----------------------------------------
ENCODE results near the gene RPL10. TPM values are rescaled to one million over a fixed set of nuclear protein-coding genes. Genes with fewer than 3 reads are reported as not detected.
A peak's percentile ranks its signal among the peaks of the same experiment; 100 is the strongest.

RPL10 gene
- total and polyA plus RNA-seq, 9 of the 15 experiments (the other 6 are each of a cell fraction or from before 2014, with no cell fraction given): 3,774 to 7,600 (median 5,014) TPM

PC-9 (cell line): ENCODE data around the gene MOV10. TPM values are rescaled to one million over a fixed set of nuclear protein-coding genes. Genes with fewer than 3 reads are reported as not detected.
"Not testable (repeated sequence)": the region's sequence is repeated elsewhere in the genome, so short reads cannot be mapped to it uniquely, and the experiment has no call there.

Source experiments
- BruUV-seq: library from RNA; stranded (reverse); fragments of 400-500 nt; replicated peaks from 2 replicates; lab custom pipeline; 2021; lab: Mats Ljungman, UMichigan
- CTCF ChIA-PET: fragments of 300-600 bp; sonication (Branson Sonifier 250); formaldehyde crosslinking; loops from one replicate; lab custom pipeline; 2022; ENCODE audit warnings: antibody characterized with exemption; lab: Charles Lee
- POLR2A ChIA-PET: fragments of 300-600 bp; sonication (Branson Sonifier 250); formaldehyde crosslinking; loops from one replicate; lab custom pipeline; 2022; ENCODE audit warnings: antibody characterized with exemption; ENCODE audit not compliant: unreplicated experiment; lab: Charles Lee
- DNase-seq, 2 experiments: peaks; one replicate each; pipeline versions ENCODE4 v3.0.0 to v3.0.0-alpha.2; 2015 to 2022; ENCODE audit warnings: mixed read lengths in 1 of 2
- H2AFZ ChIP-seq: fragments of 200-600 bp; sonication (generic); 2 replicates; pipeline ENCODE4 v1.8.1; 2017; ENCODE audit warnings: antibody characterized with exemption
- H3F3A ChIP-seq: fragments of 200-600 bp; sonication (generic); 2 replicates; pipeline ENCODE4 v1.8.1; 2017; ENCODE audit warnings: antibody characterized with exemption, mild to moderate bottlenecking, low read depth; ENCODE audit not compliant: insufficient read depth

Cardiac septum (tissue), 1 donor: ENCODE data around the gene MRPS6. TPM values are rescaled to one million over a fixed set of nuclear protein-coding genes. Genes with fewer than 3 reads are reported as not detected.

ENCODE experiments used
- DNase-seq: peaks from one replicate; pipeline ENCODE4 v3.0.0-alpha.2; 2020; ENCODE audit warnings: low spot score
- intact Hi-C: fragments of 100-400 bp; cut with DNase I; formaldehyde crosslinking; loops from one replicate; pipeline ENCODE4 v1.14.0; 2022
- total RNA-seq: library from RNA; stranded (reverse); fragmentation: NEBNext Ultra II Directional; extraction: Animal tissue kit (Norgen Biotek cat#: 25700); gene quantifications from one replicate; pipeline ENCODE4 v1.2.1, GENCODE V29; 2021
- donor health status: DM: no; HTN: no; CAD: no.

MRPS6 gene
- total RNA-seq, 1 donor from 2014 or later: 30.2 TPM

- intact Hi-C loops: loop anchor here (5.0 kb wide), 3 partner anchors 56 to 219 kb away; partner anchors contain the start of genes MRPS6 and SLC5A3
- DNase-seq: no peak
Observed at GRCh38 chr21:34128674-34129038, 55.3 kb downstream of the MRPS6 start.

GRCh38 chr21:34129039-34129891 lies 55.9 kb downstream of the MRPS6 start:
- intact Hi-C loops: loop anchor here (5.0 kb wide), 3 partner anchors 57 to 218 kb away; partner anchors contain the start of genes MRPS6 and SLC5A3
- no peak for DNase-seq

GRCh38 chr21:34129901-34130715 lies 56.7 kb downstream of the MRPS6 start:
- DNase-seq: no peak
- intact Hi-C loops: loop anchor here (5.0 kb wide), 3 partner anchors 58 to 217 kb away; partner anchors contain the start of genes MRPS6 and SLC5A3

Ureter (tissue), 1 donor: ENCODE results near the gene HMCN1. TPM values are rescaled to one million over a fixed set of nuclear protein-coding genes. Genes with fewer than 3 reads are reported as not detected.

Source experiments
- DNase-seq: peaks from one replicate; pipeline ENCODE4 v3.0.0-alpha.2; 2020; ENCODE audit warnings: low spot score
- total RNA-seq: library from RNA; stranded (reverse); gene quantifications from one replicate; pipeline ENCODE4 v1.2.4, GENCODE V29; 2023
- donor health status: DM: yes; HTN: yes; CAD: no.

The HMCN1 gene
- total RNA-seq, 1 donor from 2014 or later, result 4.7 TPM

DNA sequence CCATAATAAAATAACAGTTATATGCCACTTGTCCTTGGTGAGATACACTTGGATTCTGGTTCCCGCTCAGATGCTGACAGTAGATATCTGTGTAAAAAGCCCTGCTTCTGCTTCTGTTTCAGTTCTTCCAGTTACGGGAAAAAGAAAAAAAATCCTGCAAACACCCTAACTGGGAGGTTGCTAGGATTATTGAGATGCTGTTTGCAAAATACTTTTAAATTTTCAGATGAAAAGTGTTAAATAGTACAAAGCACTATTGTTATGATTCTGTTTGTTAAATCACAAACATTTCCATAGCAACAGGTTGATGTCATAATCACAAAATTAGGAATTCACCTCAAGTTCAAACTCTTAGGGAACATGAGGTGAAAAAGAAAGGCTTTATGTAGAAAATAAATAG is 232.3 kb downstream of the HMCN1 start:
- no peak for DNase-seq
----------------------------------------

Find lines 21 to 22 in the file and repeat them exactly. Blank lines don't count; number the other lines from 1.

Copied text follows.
- total RNA-seq, 1 donor from 2014 or later: 30.2 TPM

- intact Hi-C loops: loop anchor here (5.0 kb wide), 3 partner anchors 56 to 219 kb away; partner anchors contain the start of genes MRPS6 and SLC5A3